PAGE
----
N.C. Gov. Roy Cooper told an audience of business leaders Thursday that House Bill 2 is what got him elected to the governor’s mansion last November, and vowed to fight the controversial law that has resulted in a slew of cancellations of conferences, concerts and corporate expansions.
Speaking at the state’s annual CEO Forum at Raleigh’s North Ridge Country Club, Cooper enlisted business leaders to use their political clout to convince the Republican-dominated legislature to repeal the 11-month old law known as HB2.
The law requires transgender people to use bathrooms on government property that correspond to the gender on their birth certificates and bars local governments from passing their own anti-discrimination laws. Supporters contend the law was necessary to block local laws like one in Charlotte that would have allowed people to use bathrooms corresponding to the gender with which they identify, which the HB2 supporters say is a public-safety risk. Opponents see it as discriminatory.
“House Bill 2 is not who we are, and that is reflected in my election,” Cooper said. “I want you as businesses to help me fight it, get rid of it.”
Cooper – a Democrat who was formerly the state’s Attorney General and refused to defend HB2 against legal challenges – was a keynote speaker kicking off the two-day symposium, dedicated this year to the theme of innovation and leadership in health care. Also speaking was Cooper’s newly appointed health secretary, Mandy Cohen, and a roster of health care executives.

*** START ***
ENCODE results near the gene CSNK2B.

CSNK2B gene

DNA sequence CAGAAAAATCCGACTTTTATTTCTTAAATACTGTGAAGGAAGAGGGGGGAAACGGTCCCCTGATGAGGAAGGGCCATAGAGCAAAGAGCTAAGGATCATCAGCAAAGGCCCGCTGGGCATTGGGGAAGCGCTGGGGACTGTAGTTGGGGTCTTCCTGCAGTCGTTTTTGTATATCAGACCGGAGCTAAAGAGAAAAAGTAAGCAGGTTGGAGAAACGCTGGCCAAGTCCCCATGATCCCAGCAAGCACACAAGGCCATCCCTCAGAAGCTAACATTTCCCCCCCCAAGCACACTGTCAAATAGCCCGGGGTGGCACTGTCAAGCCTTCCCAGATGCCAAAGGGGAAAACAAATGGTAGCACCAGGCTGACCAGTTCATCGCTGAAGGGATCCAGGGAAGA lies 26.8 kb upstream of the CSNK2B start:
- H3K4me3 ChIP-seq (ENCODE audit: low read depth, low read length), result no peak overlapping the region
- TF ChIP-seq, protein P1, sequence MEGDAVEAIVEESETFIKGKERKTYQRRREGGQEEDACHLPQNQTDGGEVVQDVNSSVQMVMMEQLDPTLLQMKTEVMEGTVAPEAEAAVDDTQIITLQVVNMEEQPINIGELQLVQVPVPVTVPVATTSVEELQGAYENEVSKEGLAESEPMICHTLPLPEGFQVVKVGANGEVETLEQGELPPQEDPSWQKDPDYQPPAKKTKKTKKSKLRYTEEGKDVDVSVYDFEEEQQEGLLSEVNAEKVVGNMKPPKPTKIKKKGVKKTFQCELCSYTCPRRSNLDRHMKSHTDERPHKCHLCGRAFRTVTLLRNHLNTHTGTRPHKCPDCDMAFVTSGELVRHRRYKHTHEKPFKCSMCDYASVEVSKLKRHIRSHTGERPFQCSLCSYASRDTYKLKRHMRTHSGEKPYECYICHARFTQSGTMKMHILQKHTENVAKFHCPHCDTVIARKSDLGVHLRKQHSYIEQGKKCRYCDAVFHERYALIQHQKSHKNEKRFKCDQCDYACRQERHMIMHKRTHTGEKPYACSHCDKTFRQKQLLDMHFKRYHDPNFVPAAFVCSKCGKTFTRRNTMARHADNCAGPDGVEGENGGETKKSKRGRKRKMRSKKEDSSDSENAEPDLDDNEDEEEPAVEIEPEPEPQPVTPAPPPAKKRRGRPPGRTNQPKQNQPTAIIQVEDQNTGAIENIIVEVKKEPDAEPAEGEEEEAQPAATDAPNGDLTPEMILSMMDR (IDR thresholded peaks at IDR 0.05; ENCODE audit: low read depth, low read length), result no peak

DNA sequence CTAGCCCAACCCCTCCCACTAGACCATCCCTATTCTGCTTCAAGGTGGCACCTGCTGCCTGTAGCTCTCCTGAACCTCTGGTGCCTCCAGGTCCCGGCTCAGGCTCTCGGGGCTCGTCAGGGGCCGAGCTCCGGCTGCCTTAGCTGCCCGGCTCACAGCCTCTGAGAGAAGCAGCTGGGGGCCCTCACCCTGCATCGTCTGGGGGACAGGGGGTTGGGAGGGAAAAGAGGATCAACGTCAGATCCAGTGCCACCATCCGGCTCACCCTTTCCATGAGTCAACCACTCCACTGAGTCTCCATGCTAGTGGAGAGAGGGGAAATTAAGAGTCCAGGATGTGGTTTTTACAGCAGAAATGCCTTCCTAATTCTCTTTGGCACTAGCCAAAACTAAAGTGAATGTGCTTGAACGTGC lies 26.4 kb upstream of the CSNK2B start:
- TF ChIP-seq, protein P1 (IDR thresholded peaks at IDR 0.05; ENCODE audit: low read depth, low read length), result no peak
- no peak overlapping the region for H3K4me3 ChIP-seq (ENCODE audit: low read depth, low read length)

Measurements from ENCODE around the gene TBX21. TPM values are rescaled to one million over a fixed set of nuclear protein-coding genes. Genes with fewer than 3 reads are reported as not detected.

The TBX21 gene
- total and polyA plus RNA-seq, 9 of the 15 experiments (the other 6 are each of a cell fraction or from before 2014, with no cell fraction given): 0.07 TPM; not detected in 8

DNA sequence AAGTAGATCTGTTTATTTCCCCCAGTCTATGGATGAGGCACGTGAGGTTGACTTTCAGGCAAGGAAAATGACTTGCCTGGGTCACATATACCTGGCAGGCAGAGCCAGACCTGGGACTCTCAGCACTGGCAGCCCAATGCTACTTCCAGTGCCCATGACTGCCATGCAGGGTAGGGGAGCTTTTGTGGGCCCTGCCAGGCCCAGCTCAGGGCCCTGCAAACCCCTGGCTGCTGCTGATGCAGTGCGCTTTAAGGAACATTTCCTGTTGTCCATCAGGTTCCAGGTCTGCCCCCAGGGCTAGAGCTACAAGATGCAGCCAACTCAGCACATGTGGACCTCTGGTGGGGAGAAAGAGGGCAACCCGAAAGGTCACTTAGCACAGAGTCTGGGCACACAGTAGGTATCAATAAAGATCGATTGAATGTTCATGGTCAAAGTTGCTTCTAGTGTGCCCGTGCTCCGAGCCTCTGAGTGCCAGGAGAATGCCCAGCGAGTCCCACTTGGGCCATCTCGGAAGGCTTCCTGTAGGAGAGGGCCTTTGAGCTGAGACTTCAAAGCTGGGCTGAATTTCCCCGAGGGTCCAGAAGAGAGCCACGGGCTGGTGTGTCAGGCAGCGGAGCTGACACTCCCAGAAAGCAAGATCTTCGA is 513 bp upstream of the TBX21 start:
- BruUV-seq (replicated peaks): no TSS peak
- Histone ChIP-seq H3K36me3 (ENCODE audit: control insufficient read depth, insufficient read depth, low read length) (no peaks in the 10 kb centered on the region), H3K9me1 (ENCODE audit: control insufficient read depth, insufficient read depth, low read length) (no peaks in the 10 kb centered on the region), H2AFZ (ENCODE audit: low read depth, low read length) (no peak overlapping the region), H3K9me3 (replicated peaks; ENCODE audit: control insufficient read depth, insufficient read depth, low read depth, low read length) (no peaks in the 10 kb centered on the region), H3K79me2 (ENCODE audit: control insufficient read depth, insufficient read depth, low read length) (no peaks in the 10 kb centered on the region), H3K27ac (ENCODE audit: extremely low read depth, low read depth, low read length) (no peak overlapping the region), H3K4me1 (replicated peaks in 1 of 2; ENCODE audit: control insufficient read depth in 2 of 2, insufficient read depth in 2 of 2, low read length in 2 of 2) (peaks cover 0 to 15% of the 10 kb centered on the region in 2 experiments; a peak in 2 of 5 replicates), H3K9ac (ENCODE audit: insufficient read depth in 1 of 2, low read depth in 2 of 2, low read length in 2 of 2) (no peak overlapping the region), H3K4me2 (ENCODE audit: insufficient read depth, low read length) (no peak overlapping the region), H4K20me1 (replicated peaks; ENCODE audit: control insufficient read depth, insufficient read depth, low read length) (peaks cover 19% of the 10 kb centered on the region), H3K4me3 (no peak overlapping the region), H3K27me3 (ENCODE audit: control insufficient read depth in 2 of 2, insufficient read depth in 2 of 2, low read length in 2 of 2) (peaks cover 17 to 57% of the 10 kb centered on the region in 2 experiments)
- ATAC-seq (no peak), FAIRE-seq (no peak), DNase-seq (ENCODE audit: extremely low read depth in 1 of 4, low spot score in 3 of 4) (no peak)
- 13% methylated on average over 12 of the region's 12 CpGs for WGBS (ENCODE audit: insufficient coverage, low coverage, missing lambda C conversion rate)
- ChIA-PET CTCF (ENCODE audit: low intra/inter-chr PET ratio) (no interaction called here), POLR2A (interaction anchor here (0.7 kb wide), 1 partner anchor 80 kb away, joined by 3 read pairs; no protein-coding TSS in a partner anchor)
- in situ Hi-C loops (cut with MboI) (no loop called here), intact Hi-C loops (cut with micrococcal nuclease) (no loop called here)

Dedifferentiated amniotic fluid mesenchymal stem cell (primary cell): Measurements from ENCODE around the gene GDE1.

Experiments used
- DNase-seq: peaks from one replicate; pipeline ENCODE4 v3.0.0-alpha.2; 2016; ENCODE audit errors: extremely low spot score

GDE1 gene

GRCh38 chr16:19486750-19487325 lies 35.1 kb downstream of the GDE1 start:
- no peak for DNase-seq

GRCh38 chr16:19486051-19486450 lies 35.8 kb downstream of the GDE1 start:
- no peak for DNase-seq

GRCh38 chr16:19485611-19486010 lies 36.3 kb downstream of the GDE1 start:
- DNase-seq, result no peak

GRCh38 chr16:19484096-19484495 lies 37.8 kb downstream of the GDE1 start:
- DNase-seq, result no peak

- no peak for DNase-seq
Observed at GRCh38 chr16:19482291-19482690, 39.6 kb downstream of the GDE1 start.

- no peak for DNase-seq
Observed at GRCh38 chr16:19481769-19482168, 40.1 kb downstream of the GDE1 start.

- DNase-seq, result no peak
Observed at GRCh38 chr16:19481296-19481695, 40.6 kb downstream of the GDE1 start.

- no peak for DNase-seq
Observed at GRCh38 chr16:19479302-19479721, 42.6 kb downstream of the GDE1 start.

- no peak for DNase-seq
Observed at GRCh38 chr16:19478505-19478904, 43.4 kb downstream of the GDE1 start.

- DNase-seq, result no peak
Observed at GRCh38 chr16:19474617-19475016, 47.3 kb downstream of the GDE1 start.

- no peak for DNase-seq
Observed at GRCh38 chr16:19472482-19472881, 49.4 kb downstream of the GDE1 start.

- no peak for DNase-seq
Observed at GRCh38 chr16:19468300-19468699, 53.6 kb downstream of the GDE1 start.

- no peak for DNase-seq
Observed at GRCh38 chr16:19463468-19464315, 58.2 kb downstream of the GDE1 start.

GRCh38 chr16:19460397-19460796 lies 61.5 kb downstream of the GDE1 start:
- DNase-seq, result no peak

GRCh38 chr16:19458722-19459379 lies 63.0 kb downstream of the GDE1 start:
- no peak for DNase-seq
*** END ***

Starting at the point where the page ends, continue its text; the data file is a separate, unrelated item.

“We don’t need House Bill 2 hanging around our necks,” Cooper said. “We need to have a vote ... to get rid of this thing, get it behind us, so when we’re recruiting we don’t have to spend the first 15 to 20 minutes of the conversation talking about how this is not who we are, and we are working on repealing it.”
Cooper said the GOP leaders in the state House and the Senate “want it gone,” but they face strong resistance from other Republican lawmakers.
After Cooper spoke, one local executive said HB2 does not fit with his company’s corporate culture. Jack Bailey, president of U.S. pharmaceuticals at GlaxoSmithKline, said his company has privately told lawmakers that the law is a problem.
“We want to operate in an environment that aligns with our values,” Bailey said. GSK employs about 3,400 in the Triangle.
Cooper also enlisted business executives on other priorities, such as raising salaries for public school teachers and principals.
“Do we continue to cut the corporate tax, to cut other taxes, or do we invest now in public education?” Cooper asked. “I need you, not just lip service, but to use your political capital to say, ‘OK, we’re in a pretty good place with taxes right now, let’s invest in public education.’ ”
Republicans have said the GOP-controlled legislature’s cuts to income tax rates have come at the same time as added funding for schools, and criticized Cooper for opposing further tax cuts.
The CEO Forum continues Friday with planned presentations from executives of Quintiles, WakeMed Health & Hospitals, Blue Cross and Blue Shield and others.